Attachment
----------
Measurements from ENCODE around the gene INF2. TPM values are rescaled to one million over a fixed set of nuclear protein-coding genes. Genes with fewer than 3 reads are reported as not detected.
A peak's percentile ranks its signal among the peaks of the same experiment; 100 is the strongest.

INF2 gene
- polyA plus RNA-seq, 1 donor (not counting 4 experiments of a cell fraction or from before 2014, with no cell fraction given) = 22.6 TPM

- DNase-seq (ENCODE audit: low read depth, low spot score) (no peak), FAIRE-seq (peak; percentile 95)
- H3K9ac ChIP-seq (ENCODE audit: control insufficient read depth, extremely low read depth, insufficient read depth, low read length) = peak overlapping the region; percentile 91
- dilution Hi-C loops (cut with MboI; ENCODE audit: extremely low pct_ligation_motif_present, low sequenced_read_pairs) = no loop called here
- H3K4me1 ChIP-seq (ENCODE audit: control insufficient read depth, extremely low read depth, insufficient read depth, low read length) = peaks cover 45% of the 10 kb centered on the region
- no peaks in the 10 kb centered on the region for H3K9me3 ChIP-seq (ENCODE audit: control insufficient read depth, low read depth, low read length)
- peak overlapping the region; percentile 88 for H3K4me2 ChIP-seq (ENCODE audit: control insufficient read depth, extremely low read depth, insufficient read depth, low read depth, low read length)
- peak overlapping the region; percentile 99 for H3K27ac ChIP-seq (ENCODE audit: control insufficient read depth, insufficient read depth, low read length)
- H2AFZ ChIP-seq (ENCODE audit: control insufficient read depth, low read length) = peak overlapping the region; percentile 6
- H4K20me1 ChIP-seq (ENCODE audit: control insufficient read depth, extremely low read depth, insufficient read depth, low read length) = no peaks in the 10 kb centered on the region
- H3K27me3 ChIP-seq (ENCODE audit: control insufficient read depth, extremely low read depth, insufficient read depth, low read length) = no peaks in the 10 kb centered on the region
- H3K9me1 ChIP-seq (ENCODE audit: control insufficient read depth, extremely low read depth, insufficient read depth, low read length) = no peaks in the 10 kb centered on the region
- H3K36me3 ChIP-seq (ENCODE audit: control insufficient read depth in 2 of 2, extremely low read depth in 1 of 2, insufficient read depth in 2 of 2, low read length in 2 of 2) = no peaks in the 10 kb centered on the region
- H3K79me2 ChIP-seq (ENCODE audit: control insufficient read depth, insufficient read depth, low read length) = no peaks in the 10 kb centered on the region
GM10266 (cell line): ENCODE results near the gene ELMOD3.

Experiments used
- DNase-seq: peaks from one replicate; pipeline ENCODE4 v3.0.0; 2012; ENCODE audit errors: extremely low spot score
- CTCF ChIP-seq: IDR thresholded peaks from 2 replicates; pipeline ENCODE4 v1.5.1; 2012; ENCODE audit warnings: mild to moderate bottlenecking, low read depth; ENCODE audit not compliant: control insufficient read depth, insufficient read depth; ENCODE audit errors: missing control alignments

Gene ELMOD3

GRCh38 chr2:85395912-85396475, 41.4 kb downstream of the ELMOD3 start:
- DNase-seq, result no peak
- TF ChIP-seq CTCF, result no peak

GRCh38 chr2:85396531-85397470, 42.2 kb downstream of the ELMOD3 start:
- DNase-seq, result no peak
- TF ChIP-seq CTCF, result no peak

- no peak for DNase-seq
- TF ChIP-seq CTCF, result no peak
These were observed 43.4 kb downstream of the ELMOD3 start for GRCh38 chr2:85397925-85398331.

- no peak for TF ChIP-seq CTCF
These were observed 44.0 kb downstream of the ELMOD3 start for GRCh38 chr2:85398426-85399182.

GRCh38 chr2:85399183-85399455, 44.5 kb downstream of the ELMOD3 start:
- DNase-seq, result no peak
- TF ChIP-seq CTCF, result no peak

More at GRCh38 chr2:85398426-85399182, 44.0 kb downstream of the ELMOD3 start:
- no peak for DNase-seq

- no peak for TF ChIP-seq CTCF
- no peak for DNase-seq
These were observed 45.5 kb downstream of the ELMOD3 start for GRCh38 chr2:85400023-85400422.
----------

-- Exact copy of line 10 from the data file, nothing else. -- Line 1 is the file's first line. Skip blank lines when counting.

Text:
- peak overlapping the region; percentile 88 for H3K4me2 ChIP-seq (ENCODE audit: control insufficient read depth, extremely low read depth, insufficient read depth, low read depth, low read length)